Voting for mobilization without knowing what it means would be incredibly foolish.
David Wojick is a former consultant with the Office of Scientific and Technical Information at the U.S. Department of Energy in the area of information and communication science. He has a Ph.D. in the philosophy of science and mathematical logic from the University of Pittsburgh and a B.S. in civil engineering from Carnegie Tech. He has been on the faculty of Carnegie Mellon and the staffs of the U.S. Office of Naval Research and the Naval Research Lab.
Ecuador’s proven oil reserves grew recently with the announcement by Vice-President Jorge Glas that Block 43 in the Amazonian province of Orellana counts on 1,672 million barrels of oil, an increase of 82 percent over previous findings.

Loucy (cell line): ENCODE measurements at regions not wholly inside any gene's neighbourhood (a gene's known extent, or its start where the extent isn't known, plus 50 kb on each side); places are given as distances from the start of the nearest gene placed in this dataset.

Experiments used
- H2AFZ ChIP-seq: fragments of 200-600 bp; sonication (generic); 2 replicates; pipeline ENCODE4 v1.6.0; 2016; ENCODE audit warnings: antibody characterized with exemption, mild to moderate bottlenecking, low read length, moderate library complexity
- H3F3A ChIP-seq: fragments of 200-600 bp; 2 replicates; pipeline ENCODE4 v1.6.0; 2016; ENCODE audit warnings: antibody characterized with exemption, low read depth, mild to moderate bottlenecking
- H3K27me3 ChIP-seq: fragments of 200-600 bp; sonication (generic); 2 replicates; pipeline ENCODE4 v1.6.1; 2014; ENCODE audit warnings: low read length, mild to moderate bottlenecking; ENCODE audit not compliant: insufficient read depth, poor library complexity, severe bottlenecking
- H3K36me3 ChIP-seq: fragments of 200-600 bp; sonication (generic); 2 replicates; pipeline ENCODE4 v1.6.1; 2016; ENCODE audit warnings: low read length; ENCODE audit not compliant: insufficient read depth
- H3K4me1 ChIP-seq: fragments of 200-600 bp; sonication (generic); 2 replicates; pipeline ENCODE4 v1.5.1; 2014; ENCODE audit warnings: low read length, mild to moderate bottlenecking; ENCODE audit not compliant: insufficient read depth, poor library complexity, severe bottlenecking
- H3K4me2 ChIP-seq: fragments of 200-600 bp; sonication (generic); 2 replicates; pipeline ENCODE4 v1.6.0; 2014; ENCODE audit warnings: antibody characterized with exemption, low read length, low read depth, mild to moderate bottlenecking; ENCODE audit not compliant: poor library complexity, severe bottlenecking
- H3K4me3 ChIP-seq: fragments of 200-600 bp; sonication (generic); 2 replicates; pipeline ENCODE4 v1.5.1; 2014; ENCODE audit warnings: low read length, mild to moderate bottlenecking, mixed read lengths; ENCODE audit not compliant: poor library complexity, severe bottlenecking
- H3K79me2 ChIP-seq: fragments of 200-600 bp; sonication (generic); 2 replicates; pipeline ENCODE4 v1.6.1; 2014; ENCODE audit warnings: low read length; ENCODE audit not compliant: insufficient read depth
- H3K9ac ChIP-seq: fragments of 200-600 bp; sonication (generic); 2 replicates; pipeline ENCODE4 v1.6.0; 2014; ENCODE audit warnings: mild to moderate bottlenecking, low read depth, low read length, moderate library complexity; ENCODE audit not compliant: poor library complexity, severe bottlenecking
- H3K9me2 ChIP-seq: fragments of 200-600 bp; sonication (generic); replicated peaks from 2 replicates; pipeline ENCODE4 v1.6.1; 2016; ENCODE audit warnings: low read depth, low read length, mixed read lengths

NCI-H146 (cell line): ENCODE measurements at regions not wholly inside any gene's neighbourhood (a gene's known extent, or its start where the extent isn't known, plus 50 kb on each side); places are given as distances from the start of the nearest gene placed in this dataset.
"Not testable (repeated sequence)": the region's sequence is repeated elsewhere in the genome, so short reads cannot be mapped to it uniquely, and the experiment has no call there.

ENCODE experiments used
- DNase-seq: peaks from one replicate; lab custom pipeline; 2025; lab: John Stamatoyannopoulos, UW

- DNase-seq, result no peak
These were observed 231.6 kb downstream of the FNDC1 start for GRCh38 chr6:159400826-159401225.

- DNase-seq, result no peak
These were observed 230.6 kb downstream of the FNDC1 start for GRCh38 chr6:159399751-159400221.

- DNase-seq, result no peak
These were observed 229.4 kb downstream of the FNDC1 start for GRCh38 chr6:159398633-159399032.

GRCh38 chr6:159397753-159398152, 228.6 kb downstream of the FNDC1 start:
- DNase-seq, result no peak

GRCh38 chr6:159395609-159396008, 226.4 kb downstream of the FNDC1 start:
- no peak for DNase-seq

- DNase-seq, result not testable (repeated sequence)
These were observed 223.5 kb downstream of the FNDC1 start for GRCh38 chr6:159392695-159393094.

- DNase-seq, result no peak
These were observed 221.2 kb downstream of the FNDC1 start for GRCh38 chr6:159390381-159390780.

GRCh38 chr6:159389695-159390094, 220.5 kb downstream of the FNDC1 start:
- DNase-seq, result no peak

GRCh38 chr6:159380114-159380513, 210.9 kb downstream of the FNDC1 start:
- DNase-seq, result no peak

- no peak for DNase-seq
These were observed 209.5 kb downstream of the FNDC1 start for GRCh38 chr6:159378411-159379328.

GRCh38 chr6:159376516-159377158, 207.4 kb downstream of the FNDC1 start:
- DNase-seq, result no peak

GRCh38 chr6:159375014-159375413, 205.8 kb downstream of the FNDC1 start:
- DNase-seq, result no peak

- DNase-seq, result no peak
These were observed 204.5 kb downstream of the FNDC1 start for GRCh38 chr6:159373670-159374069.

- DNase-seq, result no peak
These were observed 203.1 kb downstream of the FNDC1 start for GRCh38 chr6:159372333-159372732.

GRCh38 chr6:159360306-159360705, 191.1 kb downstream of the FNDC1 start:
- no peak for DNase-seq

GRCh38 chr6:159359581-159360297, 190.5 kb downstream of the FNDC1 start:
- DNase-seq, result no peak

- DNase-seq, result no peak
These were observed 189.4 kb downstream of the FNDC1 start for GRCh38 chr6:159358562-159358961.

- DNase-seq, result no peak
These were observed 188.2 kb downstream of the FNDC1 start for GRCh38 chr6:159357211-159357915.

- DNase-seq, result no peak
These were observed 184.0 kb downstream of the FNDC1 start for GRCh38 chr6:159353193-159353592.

U.S. oil engineering company Ryder Scott conducted an evaluation and confirmed the amount of proven reserves. The new certification means that the country as a whole now has nearly 4 billion barrels in proven reserves.
At current prices, the additional reserves will translate into US$19.5 billion in revenue.
Block 43 is one of Ecuador’s key oil deposits in the Amazon and oil extraction there has been the subject of controversy as the block is located inside the Yasuni National Park, considered one of the most biodiverse areas on the planet.
Ecuador originally proposed keeping the oil in the ground but an appeal to the international community for contributions to prevent extraction failed after donors pledged a small fraction of the amount needed.
In late 2013, the government opened a small portion of the Amazon to oil extraction with a commitment to minimize any environmental consequences.
The state oil company Petroamazonas is tasked with the project and has committed to extracting in a responsible manner. The company won an environmental prize last year over from London’s Energy Institute for its efforts to mitigate the environmental impact of oil extraction in the Ecuadorean Amazon.
The license for oil exploration specifies that less than 1 percent of the total area of the Yasuni National Park will be affected.